A month ago, the Morrison government announced a review of free speech on university campuses with Former High Court judge Robert French given four months to assess the effectiveness of current policies and procedures and to develop a code that the government can use as a benchmark to measure university performance.
The Conservative Party welcomed the review as it seemed an important development in securing and promoting free speech on campus.
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Janet Albrechtsen writes in today's The Australian:
"Sounds terrific. Except that the government seems to think that political revival starts and ends with a front-page story in a newspaper.
All the signs point to another stunt with no policy conviction to secure its success. There is little scaffolding around the review, no website, no provision for submissions from interested parties.
The federal Education Department has approached human rights activists at Amnesty for a submission. The Institute of Public Affairs, a research-based think tank that has done more work on free speech than any other group in Australia, hasn’t been contacted. We had to search for a departmental email address.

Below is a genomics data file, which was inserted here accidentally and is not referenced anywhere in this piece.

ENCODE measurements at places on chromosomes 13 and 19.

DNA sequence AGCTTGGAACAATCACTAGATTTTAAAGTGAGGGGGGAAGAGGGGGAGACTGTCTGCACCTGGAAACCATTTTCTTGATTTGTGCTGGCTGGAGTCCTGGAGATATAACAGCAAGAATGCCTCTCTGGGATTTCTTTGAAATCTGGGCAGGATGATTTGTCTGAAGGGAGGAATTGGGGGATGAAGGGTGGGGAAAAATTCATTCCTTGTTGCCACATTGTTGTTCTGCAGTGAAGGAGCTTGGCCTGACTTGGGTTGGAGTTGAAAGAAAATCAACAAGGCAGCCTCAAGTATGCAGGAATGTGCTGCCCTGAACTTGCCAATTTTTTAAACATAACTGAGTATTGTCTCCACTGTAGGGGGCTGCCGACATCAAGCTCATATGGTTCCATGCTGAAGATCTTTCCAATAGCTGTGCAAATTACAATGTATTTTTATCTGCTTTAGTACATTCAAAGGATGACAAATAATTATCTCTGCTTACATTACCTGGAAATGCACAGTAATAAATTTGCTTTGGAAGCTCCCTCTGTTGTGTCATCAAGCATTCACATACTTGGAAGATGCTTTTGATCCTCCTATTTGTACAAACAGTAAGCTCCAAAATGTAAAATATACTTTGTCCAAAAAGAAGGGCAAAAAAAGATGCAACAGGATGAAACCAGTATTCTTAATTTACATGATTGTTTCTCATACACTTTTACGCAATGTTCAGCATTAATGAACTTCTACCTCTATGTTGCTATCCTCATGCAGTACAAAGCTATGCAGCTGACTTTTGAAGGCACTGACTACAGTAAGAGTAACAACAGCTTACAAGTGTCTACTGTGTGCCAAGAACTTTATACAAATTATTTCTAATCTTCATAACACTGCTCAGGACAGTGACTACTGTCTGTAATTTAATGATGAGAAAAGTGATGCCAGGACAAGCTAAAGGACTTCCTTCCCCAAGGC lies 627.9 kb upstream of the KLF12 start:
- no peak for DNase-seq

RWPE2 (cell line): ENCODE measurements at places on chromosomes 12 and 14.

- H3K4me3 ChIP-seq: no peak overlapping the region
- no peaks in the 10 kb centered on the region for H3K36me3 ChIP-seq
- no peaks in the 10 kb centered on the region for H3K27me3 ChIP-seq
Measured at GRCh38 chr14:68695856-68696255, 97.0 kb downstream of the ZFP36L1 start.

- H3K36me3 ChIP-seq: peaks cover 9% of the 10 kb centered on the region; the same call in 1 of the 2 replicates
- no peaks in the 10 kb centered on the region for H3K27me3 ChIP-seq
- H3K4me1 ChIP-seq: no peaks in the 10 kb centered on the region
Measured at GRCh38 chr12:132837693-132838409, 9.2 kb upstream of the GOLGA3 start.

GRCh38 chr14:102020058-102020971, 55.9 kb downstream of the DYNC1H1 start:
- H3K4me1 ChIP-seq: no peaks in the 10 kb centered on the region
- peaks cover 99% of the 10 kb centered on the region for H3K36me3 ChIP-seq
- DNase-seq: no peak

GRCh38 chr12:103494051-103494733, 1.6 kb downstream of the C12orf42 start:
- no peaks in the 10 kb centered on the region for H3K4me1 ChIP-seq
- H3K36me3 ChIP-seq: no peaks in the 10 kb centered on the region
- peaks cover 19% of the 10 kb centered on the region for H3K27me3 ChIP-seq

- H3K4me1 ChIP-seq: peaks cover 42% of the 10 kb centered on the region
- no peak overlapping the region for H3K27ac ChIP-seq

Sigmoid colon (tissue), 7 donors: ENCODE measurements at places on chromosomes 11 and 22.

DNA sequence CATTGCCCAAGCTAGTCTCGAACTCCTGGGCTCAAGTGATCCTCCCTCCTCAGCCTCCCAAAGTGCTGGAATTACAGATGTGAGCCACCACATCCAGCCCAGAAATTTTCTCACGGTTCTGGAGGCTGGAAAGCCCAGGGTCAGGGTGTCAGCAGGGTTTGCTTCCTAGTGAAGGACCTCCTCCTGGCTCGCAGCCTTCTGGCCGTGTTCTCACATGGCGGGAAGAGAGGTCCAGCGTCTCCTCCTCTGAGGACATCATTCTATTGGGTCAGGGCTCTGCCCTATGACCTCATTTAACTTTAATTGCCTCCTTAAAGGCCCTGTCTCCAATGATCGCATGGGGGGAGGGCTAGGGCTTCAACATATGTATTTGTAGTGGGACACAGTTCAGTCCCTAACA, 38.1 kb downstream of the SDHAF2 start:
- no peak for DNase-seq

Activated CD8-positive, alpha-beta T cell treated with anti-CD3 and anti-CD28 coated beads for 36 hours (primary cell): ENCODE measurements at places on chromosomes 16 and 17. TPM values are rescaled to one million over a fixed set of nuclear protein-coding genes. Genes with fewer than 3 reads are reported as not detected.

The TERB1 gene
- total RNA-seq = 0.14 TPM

As a director of the IPA and a columnist, I rang the Education Minister to understand whether the government is serious about this review.
Is his department seeking submissions from people who know about free speech on campus? Or those who have suffered first-hand from curbs on free speech? A week later, still no response.
Tehan’s department has not sought a submission from the most recent high-profile victim of free speech process that has gone awry on campus.
Peter Ridd was sacked in May by James Cook University after he made some public statements challenging the quality of science that claimed the Great Barrier Reef was being damaged. Ridd told The Australian last Friday that he was surprised he wasn’t contacted. “Maybe they want to do (the review) on the cheap,” he said.
The quietly spoken professor of physics has taken the initiative, sending a submission to the French review on Friday, setting out the facts of his dismissal and explaining the dilemma.
“If only one in 1000 academics is prevented from speaking their mind, this might be the academic with the revolutionary idea that society needs to hear,” Ridd writes in his submission.
It is, he adds, “one of the reasons that we have universities in the first place”.
The current state of the government is summed up by this review. It has all the hallmarks of a sweet-sounding project that delivers nothing real.
It is a further indictment that this is happening under Tehan, who is meant to be one of a few conservative warriors among a lacklustre lot of Liberal MPs.
At year end, the government is the political equivalent of a wobbling dish of blancmange, held together with lashings of sugar and gelatine rather than serious policy ingredients that will improve the nation’s health. If 2019 brings more bread and circuses, the Coalition government deserves to lose to a Labor Party led by an inconsequential and insincere Bill Shorten."
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